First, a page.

Sun, 02 Oct 1994

Indonesia sets badminton standard.

By Dwiatmanta

JAKARTA (JP): Indonesia may remain a small dot on the world's sports map, but badminton has at least given it distinction.

All the major titles, including a treble of Olympic gold medals, world championship laurels, and the Thomas and Uber Cups, have adorned the cabinet of the Badminton Association of Indonesia (PBSI) in the past three years. The dominance is so complete that no one dares to bet on a rest-of-the-world team in a duel against Indonesia's star-studded shuttlers.

"Not only does badminton have a grass roots following among the people here, but Indonesia is also the best in the world at cultivating badminton talent," asserts Icuk Sugiarto, a former world champion who now coaches 100 young shuttlers at the Pelita Jaya club in West Jakarta. Lili Tampi, Indonesia's world-class women's doubles specialist, was groomed at the club.

Villagers hitting a shuttlecock here and there is a very common sight in the country of 190 million people. Not many of them, however, get to play on the regulation 81.74-square-meter court, recognized in England in the 1870s.

Nobody knows exactly when the sport was brought to the archipelago. It was 1958, though, when Indonesia began its long- time reign, winning its first All-England men's singles title through the hard work of Tan Joe Hok. The prestigious tournament's winners' list has plenty of Indonesian entries, including record eight time champion Rudy Hartono.

With nearly 1,000 clubs and provincial training centers throughout the archipelago, it looks like Indonesia will never run out of prodigies. Despite the enormous number of talented players, however, only a few will pass the strict selection to the national team.

A shuttler undergoes a long journey to join the elite squad at PBSI's base camp in Cilangkap, East Jakarta. Taught by a club, a promising shuttler must then prove themselves at a provincial training center before entering Cilangkap.

"It takes a player five or six years of rigorous training to reach national level," Icuk explained.

Training program

The 1983 world champion added that integrated training programs and continuous competition are key points in Indonesia's success in maintaining its super power status.

Suhantoro, a sports doctor, shared Icuk's opinion, and added that such a rigorous regiment requires an athlete to be physically excellent.

"The level of Indonesian shuttlers' fitness has become the world standard in badminton," said Suhantoro who works for the national sports governing body.

Badminton receives full support from both the government and the public. "Badminton in Indonesia is the same as soccer in Brazil," he pointed out.

He praised PBSI for being the only national sport body to involve science and technology in its training program.

"Scientific measures have been fully applied to PBSI's decision making process," Suhantoro said, referring to Mia Audina's expulsion from the national badminton team for the Asian Games in Hiroshima.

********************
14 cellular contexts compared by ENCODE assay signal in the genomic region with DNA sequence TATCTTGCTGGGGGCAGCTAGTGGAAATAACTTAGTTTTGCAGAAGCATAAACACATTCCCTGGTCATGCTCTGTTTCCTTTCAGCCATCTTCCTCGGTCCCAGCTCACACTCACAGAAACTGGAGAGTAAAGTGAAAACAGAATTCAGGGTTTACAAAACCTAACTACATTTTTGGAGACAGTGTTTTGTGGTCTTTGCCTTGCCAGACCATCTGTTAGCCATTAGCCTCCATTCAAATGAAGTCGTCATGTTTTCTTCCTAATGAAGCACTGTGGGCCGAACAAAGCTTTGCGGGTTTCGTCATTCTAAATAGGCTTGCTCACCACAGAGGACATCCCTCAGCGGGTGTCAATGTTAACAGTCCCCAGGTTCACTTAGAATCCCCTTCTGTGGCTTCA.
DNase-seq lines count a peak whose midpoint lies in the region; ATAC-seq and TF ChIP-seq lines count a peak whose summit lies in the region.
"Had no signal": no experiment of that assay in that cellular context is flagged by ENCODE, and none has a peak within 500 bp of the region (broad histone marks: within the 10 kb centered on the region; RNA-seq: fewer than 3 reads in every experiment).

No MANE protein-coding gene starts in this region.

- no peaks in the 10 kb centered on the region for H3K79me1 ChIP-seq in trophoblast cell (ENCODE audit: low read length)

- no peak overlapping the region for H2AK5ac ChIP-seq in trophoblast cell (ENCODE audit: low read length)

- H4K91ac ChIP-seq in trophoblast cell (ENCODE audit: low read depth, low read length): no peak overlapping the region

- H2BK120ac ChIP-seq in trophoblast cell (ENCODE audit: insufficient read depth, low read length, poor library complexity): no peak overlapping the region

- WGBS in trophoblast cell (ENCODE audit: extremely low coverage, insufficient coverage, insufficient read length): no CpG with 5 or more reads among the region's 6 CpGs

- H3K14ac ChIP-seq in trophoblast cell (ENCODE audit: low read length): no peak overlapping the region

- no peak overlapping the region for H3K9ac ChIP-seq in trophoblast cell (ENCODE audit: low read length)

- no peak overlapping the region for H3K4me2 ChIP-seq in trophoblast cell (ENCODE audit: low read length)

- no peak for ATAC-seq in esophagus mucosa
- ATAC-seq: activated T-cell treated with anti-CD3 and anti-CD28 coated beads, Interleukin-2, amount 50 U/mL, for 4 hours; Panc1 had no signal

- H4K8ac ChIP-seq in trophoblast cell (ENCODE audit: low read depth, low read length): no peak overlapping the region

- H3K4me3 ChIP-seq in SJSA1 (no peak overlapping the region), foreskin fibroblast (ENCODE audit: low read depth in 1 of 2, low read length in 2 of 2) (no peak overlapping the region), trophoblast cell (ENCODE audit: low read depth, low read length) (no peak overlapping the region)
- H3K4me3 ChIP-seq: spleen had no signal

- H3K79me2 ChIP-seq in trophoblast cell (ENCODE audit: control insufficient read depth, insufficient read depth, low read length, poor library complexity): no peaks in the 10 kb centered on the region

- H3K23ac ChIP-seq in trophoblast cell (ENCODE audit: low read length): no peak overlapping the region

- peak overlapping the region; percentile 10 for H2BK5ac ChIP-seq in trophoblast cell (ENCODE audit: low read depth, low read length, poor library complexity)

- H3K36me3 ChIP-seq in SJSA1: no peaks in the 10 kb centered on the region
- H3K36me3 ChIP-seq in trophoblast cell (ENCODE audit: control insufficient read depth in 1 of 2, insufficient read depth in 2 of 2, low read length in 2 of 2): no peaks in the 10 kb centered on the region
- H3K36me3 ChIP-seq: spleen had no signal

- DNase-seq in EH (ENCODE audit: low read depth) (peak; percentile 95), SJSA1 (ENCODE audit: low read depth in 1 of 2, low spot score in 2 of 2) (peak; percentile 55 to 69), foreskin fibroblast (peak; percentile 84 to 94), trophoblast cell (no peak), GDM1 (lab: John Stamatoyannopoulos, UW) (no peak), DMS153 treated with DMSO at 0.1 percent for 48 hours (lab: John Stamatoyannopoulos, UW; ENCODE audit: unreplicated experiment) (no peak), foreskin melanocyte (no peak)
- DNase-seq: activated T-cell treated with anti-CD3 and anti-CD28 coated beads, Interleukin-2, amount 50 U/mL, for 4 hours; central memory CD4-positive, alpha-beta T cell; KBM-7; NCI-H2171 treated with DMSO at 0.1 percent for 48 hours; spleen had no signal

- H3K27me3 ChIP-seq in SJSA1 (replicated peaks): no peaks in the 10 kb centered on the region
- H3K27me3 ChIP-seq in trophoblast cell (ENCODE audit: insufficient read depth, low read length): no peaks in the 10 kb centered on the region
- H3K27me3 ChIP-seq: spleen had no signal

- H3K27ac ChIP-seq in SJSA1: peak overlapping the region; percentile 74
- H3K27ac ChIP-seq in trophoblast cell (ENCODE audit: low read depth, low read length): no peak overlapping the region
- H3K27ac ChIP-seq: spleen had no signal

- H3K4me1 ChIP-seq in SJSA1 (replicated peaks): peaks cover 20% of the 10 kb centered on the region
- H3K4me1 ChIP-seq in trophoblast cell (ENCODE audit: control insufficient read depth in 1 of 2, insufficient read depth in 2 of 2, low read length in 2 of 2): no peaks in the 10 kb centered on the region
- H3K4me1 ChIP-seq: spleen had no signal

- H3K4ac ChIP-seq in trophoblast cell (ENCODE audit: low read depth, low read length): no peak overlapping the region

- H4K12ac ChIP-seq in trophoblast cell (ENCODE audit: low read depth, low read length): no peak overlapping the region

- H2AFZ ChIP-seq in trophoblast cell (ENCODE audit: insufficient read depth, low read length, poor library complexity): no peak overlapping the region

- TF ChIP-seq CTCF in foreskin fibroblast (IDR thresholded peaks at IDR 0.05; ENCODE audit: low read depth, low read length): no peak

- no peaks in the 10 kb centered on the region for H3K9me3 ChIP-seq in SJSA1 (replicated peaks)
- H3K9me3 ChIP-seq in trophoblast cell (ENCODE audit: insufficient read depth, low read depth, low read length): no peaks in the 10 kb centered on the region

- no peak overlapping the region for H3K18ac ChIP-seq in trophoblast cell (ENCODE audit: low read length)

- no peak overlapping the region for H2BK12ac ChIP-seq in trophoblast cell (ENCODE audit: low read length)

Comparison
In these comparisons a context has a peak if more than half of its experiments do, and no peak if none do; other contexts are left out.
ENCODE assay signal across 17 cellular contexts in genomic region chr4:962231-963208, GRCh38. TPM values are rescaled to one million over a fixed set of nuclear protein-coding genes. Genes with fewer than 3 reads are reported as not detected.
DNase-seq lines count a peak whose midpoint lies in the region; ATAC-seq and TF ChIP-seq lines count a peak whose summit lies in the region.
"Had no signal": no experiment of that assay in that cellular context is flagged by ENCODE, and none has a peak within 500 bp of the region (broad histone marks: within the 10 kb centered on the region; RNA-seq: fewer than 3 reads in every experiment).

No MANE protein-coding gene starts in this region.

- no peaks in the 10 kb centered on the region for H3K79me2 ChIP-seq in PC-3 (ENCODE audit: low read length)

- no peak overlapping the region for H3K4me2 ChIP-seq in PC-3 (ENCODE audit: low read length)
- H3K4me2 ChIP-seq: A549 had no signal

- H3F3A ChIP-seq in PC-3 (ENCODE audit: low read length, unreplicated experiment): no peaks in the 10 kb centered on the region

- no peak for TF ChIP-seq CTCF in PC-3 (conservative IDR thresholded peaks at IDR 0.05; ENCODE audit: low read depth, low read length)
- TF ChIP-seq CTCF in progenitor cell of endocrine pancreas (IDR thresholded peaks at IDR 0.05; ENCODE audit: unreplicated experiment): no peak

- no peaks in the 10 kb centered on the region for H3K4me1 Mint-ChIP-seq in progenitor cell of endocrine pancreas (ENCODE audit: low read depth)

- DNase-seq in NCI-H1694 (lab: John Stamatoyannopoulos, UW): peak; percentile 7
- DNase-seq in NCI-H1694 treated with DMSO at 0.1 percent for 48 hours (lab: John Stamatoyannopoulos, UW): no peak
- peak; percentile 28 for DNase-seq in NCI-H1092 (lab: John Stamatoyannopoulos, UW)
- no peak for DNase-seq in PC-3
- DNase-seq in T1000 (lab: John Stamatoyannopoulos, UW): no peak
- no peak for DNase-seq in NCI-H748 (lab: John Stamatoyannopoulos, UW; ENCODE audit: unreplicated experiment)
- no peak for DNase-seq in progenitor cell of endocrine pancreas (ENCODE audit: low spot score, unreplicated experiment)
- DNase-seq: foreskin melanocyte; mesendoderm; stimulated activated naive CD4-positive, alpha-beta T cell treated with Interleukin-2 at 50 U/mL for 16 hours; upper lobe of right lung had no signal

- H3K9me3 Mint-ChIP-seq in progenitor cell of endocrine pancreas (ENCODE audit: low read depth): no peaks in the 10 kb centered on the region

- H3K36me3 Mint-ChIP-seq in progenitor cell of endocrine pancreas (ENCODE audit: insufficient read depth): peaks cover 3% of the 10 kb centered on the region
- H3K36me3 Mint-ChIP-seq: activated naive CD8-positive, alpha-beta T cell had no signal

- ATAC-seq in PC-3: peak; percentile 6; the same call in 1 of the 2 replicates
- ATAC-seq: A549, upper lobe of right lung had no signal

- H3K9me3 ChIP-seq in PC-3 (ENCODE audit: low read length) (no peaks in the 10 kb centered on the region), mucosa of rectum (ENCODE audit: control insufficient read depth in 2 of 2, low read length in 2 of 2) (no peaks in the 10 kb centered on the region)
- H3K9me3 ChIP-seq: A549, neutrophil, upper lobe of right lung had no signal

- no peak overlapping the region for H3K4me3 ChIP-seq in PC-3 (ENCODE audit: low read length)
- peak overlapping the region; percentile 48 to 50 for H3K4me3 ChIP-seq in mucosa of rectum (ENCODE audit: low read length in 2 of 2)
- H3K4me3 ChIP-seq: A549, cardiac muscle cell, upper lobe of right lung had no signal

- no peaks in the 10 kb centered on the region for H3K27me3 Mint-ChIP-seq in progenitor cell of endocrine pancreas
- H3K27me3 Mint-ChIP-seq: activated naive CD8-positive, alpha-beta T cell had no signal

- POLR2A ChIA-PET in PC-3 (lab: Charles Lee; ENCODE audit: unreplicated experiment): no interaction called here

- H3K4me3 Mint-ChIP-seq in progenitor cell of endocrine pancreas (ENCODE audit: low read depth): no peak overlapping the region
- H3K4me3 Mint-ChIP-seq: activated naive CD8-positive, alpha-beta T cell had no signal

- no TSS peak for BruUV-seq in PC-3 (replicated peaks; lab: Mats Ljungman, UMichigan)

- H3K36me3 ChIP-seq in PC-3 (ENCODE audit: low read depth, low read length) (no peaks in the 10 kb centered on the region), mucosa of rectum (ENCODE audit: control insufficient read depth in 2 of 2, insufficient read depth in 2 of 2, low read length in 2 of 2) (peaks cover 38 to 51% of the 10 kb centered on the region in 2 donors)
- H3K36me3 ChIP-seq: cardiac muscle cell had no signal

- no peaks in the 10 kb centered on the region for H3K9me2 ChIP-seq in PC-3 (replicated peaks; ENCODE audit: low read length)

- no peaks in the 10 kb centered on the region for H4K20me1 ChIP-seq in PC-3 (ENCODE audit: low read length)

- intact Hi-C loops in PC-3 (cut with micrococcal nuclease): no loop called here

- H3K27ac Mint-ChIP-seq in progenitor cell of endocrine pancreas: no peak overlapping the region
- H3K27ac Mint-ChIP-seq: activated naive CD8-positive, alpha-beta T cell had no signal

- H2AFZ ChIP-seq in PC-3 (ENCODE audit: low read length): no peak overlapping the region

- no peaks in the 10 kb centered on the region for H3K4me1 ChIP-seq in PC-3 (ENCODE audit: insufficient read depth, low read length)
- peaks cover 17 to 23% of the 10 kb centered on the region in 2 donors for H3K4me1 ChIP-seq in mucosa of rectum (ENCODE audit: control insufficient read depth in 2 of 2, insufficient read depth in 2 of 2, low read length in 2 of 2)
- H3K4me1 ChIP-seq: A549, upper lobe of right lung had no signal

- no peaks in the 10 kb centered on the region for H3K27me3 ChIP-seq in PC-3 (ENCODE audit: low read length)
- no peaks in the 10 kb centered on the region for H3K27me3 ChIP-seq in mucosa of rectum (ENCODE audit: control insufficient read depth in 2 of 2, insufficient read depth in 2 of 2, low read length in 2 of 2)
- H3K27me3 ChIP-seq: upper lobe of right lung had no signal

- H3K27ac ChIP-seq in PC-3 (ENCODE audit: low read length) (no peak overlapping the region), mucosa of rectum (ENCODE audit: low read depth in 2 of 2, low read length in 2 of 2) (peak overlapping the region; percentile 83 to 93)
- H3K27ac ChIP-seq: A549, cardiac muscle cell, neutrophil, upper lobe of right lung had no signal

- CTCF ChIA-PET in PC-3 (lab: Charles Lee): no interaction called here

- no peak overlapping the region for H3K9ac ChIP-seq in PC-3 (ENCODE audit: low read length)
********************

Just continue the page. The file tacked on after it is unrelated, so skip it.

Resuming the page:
The Uber Cup heroine failed a fitness test prior to the selection for the Asiad badminton team, according to Suhantoro.

Retno Kustiah, former Uber Cup member and two time Asian Games women's doubles gold medalist, now coaches shuttlers at the Jaya Raya club in Ragunan, South Jakarta. She stated that her trainees undergo busy annual programs. "They have to get used to learning from each game they play," she said.

Retno added there may be six tournaments within a month, excluding provincial and national events. "Only European badminton playing countries have as many events as Indonesia," she stressed.

Icuk revealed that his club, funded by Bakrie Brothers corporation, has an annual budget of more than Rp 300 million (US$138,400). The money is spent on training and sending players to different tournaments.

Regular competitions can become boring, Icuk admitted. He therefore initiated a unique tournament for all ages last month, where seasoned players met novices. Competition was kept fair as junior players only had to rack up four points against experienced rivals to win.

More than 100 shuttlers participated in the tournament, which Icuk labeled as a break from routine. Everyone was vying for the top prize of a motorcycle. "Next year, a car will be at stake," Icuk promised.


Both Icuk and Retno agree that only a handful of talented players will ever cap their career with international recognition. "Why a talented, skillful player is unable to reach that height is complicated," said Retno.

She referred specifically to the imbalance in Indonesia's ladies singles team. World reigning champion Susi Susanti stands heads and shoulders above her teammates, with who she was on the same level for many years at Cilangkap.

"Susi is an exception. She has huge ambition and is able to motivate herself, a key factor her colleagues don't have," Retno said, adding that nobody will be able to match Susi within five years.

Retno, however, refuses to force Susi's standards on her players. "I give them chance after chance, hoping that they will build up their self-motivation," said Retno. The punishment for those who waste the opportunity is simple: they are sent home.

Jaya Raya houses its players in a dormitory located close to Ragunan schools. Scholarships are available for promising shuttlers.

Icuk said he takes the same punitive measures against his players who fail to improve. "Nineteen is the limit for a player who wants to shoot for a badminton career," said Icuk.

"I'm sorry that I have to ask 19-year-old players to forget their dream of becoming a world-class shuttler when they fail to meet the standards," Icuk commented.